JEFFERSON CITY, Mo. – The sun comes out and the temperature climbs bravely into the 40s. You shake off cabin fever with a stroll around a lake or pond and through the neighborhood. Birds are singing and the fish in the pond are… dead!
People all over Missouri are calling Missouri Department of Conservation (MDC) offices with stories like this one. They are sad to see dead fish and concerned about what might be killing them. The Department of Conservation appreciates callers’ vigilance, but officials say the fish die-offs documented so far are not related to serious pollution or disease issues.
MDC Resource Scientist Rebecca O’Hearn says winter fish kills are normal occurrences. What is not normal, she says, is the number and size of this year’s winter kills.
“We are getting dozens of reports of significant winter fish kills from all over the state,” says O’Hearn, “from places with shallow water, such as Eagle Bluffs Conservation Area, and from huge water bodies such as Truman and Table Rock lakes, Lake of the Ozarks, and Pomme de Terre and Stockton reservoirs.”
The abnormal size and number of fish kills is related to abnormally cold weather. Missouri State Climatologist Pat Guinan says the period from Dec. 1 through Feb. 28 was the coldest since the winter of 1978-79 and the ninth-coldest on record.
How cold was it? Guinan says it was cold enough to cause a rare phenomenon known as “frost quakes” in eastern Missouri. These occur when the temperature drops so fast that freezing soil expands rapidly and builds up pressure similar to the pressure in much bigger seismic zones deep in the earth’s crust. Release of this pressure produces popping, cracking noises like the ones people reported hearing on Jan. 26 and Feb. 2.
That same cold dropped the temperature of water and created unusually thick, widespread ice. Conservation Department Fisheries Management Biologist Greg Stoner observed that Lake of the Ozarks was a solid sheet of ice from Bagnell Dam to Truman Dam in January, a rare occurrence.
Then came the snow. Winter storms dumped more than a foot of snow overnight in parts of Missouri. O’Hearn and Stoner say that can be a lethal combination.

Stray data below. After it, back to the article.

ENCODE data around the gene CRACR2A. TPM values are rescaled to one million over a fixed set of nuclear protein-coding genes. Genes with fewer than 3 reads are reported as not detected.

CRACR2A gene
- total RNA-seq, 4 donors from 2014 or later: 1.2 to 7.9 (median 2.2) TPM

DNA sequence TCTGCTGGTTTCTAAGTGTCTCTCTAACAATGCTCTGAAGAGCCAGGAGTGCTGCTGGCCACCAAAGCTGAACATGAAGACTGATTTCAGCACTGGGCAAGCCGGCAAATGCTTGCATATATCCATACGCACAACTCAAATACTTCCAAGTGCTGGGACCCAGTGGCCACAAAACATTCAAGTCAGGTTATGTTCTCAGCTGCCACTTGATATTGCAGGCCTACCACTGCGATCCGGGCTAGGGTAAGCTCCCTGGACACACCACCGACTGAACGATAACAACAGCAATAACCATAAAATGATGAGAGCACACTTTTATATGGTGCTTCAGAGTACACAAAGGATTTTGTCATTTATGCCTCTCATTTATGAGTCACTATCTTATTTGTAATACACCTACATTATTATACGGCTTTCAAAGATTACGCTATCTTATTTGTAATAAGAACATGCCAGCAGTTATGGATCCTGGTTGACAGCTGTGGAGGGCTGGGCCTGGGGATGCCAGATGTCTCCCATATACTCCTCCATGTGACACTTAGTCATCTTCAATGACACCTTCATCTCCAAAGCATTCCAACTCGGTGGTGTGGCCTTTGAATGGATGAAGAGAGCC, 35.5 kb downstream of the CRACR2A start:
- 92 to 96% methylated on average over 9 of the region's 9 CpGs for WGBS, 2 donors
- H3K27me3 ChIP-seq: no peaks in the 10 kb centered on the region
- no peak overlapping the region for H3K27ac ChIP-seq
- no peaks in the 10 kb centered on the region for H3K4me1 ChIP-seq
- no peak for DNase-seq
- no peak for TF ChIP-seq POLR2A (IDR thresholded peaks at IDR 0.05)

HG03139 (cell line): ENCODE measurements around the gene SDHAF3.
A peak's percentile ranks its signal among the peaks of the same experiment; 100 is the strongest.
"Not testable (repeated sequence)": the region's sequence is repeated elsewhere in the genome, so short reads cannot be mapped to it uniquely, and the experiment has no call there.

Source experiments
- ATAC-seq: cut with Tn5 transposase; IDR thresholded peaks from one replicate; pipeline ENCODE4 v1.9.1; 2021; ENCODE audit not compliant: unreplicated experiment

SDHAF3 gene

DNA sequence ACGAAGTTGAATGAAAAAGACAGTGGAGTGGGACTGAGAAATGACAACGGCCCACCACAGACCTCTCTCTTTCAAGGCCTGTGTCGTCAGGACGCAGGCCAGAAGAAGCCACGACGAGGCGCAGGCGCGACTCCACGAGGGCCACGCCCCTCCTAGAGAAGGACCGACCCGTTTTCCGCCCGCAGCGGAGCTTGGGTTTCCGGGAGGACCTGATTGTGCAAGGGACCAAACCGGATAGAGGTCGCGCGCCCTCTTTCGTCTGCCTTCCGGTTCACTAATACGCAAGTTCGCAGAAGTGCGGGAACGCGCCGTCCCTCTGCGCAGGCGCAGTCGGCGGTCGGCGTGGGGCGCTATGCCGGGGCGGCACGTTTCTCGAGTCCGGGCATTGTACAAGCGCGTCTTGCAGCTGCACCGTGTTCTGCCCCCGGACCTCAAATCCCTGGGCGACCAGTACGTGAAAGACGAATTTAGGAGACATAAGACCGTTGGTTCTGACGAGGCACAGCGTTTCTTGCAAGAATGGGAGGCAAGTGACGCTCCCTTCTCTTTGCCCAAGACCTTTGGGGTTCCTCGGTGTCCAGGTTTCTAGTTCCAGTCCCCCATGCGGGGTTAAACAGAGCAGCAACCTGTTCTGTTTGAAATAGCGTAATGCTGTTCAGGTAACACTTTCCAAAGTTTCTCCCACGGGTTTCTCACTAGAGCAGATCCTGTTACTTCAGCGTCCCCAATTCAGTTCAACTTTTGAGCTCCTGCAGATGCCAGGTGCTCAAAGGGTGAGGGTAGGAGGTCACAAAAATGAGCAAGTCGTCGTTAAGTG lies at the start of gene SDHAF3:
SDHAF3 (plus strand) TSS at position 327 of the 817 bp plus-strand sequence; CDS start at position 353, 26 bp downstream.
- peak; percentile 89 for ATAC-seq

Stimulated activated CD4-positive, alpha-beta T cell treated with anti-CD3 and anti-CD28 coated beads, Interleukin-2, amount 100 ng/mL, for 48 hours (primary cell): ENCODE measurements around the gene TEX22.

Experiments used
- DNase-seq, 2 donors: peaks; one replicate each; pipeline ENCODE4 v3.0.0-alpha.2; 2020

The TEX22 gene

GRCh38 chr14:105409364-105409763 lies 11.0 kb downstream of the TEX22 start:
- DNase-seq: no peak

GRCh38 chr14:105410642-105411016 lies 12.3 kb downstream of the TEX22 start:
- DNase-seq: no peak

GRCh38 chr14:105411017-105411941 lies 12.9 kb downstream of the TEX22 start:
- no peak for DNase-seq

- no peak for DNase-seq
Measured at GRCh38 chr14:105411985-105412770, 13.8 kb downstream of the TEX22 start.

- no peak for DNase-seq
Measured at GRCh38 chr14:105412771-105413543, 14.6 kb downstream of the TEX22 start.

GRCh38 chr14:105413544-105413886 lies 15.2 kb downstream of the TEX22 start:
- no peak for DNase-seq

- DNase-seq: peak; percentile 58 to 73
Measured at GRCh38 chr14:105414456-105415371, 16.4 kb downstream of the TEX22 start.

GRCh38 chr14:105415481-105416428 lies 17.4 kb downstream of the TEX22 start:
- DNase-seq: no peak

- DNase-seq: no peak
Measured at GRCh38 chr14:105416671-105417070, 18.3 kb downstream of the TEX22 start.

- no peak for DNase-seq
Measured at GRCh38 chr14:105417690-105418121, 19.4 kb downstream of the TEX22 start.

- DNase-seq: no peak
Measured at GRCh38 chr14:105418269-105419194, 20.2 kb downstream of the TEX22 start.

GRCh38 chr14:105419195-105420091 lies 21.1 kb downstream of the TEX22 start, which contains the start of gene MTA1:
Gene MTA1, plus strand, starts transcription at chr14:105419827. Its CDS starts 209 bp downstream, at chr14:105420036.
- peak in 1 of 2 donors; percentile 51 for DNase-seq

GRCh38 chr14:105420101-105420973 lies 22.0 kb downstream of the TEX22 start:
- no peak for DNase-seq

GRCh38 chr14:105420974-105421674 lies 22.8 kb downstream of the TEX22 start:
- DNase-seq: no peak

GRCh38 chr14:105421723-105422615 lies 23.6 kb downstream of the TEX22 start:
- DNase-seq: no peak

“Deep snow can prevent light from reaching aquatic plants,” says O’Hearn. “Without light, plants begin to die, and when they die, they not only are not releasing oxygen into the water, their decomposition actually consumes oxygen. If that goes on for long enough, like it has this year, fish can suffocate.”
O’Hearn says low-oxygen winter kills are fairly common in small, shallow ponds, but this year’s unusual conditions caused them to happen even in large lakes.
Stoner says that temperature alone can cause winter kills. Fish normally go into winter with enough fat reserves to survive. But colder-than-normal water can exhaust those reserves. Small fish are most vulnerable to cold stress, and that is part of the reason Lake of the Ozarks suffered a large-scale die-off of shad.
“We knew going into the fall that we had a very strong year-class of shad produced in the spring of 2013,” says Stoner. “When yearling shad are that abundant, they are generally smaller than average going into the winter, and with less fat reserves. Follow that up with a hard winter, and the result can be widespread die-offs of shad, especially the yearlings.”
As bad as die-offs may seem, Stoner says they seldom have a serious effect on fish populations as a whole.
“Shad can live eight years or longer,” Stoner says, “so losing a significant portion of one year-class still leaves plenty of adults to spawn this spring. If there is any impact on the game fish in the lake, it will likely be a temporary shortage of food this spring and a reduction in the rate of growth for game fish still too small to eat anything bigger than the smallest shad.”
Stoner says the impact of winter kills on fishing prospects are harder to predict on smaller bodies of water. The outcome depends on water depth, duration of snow cover, and fish population size. Ponds with prolonged snow cover sometimes experience total kills and require restocking.
Stoner and O’Hearn urge people who see fish kills to report them to the nearest Conservation Department office. Such reports help MDC evaluate the extent and severity of losses. It is always possible that a particular fish kill resulted from pollution or some problem other than winter conditions. If pollution is suspected to be killing fish or wildlife, call the Missouri Department of Natural Resources Environmental Emergency Response Line at 573-634-2436.